Updated and corrected 03/20/2019
In the previous version of this story we indicated that the upcoming solar event is a massive magnetic storm, when in fact, it is a G1, the smallest classification for a geomagnetic storm and thus unlikely to interfere with any electrical equipment here. The original source already had rectified this information and we would like to do so now.
In this article was wrongly reported that the sun is entering an increased period of solar activity.
We apologize for the errors, and we’ll be more careful going forward. Our thanks to those who offered corrections. And we apologize for the confusion and misinformation.
This geomagnetic storm is nothing to be afraid of. Some people may be affected more than others, but honestly, most of us do not even notice that. Unless you are old or you have your health in bad condition, you will probably think that you are having a rough day.
According to NOAA, a geomagnetic storm is:
“A geomagnetic storm is a major disturbance of the magnetosphere of the Earth. This happens when there is a very effective exchange of energy from the solar wind into the space environment surrounding the Earth. Such storms result from changes in the solar wind which produces major changes in the currents, plasmas, and fields in the magnetosphere of the Earth.
Coronal mass ejections and HSS
The largest storms resulting from such conditions are associated with solar coronal mass ejections. During the storm a billion tons of plasma are ejected from the Sun. The plasma with its embedded magnetic field, arrives at the Earth. The coronal mass ejections (CEMs) typically take a few days to arrive at Earth. However, some of the most intense storms, can arrive in 18 hours.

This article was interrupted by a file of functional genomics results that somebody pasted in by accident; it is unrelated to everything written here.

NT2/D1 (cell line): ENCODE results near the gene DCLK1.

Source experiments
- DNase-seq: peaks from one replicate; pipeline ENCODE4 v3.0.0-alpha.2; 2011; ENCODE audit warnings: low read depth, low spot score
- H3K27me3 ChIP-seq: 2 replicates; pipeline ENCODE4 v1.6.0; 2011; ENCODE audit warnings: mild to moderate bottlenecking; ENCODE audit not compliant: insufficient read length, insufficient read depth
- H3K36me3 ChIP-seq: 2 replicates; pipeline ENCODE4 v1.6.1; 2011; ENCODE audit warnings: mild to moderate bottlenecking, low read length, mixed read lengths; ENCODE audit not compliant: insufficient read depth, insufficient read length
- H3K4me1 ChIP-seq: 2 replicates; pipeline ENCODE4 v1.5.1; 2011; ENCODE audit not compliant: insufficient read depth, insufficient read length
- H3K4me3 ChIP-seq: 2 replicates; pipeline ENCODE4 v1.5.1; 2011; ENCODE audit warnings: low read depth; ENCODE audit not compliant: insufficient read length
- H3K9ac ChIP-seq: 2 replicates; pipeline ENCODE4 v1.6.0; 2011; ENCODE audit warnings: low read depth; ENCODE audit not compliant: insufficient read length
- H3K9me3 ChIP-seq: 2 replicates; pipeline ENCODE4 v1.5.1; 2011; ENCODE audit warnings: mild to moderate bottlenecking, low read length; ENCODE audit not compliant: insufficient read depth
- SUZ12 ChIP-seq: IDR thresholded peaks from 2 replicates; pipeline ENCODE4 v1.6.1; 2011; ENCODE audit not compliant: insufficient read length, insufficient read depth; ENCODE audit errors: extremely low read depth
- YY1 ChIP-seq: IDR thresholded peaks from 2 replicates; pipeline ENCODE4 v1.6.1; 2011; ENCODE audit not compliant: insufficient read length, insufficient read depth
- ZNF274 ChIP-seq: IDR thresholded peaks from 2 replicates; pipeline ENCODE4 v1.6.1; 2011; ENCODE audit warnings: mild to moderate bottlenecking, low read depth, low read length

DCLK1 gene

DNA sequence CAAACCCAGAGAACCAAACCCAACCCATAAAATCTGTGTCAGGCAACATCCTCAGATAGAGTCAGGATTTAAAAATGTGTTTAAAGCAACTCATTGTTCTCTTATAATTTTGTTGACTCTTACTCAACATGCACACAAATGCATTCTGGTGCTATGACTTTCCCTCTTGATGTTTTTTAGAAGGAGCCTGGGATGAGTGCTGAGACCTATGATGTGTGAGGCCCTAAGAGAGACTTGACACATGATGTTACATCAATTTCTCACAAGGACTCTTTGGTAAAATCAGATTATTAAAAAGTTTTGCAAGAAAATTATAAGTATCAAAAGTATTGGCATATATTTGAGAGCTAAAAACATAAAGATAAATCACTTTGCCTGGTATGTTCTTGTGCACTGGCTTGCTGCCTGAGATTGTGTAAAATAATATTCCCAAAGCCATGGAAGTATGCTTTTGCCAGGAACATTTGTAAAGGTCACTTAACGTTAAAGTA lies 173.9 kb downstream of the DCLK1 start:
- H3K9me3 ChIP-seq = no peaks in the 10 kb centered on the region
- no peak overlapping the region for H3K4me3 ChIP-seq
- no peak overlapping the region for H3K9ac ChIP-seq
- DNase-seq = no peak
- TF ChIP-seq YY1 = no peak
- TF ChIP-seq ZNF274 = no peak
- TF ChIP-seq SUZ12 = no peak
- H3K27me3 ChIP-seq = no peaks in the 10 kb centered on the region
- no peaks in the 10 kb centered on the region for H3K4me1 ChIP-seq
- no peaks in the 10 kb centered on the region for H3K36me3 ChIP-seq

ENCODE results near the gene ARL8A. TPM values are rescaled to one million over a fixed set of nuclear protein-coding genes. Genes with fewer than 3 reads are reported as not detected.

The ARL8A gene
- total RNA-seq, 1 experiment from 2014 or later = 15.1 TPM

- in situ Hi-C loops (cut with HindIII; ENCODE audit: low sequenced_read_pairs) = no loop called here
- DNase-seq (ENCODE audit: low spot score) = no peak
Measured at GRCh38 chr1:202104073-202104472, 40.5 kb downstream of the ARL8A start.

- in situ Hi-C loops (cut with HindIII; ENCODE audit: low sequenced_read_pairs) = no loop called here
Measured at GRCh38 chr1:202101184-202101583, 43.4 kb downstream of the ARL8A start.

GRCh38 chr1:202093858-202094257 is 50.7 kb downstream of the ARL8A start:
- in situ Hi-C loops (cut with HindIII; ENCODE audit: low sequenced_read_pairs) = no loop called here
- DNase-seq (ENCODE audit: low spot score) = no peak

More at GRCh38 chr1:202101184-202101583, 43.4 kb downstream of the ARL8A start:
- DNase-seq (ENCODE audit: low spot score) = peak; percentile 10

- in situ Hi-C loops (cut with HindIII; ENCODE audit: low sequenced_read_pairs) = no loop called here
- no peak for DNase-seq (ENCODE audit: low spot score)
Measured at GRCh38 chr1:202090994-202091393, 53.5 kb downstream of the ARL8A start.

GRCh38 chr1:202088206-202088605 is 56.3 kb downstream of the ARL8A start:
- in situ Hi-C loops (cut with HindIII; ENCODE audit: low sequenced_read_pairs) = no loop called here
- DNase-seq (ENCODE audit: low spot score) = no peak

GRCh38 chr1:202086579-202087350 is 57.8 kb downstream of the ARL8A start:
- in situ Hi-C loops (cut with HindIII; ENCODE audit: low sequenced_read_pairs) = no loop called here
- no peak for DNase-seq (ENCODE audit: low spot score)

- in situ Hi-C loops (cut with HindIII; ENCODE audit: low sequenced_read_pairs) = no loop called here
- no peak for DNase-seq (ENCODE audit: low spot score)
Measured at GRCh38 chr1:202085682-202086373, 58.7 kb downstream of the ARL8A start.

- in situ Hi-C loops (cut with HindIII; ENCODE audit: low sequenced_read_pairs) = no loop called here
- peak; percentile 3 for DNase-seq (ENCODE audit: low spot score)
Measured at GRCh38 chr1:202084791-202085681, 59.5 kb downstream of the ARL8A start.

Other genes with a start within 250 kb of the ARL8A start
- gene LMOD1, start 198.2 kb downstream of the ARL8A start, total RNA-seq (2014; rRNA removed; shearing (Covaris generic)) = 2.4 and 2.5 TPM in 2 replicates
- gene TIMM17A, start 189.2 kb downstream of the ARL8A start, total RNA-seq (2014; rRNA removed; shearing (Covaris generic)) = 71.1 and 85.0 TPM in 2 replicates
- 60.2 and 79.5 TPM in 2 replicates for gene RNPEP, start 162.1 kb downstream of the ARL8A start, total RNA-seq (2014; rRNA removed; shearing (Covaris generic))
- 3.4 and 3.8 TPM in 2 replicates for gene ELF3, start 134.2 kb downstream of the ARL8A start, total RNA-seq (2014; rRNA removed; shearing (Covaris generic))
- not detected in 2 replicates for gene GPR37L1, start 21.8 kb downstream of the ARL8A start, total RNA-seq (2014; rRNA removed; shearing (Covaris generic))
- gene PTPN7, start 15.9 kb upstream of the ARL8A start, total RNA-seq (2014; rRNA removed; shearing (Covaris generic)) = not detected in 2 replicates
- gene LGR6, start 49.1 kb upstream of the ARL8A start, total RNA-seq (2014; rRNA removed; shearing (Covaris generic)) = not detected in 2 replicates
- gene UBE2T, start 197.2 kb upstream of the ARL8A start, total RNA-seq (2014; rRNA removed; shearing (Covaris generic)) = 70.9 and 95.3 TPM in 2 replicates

Another solar wind disturbance which creates conditions favorable to geomagnetic storms is a high-speed solar wind stream or HSS. The HSSs plow into the slower solar wind in front, and create co-rotating interaction regions or CIRs. These regions are usually related to geomagnetic storms which deposit more energy in the magnetosphere of the Earth over a longer interval.
Storms can also result in intense currents in the magnetosphere, changes in the radiation belts, as well as changes in the ionosphere which include heating the ionosphere and upper atmosphere region (the thermosphere). In space, a ring of westward current around Earth will produce magnetic disturbances on the ground. The disturbance storm time index is a measure of this current. This index characterizes the size of the geomagnetic storm. Additionally, there are currents in the magnetosphere which follow the magnetic field. Those are called field-aligned currents, and they connect with the intense currents in the auroral ionosphere. Such auroral currents,or electrojets, also produce large magnetic disturbances.
Together, all of the currents and the magnetic deviations that they produce on the ground are used to generate a planetary geomagnetic disturbance index (Kp). This index is also the basis for one of the three NOAA Space Weather Scales, the Geomagnetic Storm, or G-Scale, which is used to describe space weather which can disrupt systems on Earth.
In the time of storms, the currents in the ionosphere, as well as the energetic particles which participate into the ionosphere, add energy in the form of heat which can increase the frequency and distribution of density in the upper atmosphere, causing some extra drag on satellites in low-earth orbit. The local heating also creates strong horizontal variations in the density of the ionosphere. This can modify the path of radio signals, as well as create errors in the positioning information provided by GPS. While the storms create beautiful aurora, they can also disrupt navigation systems like the Global Navigation Satellite System (GNSS) and they can create harmful geomagnetic induced currents (GICs) in the power grid and pipelines.”
Should we worry?
We think that during a geomagnetic storm you have to relax and not worry at all.
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Did you know that such storms existed?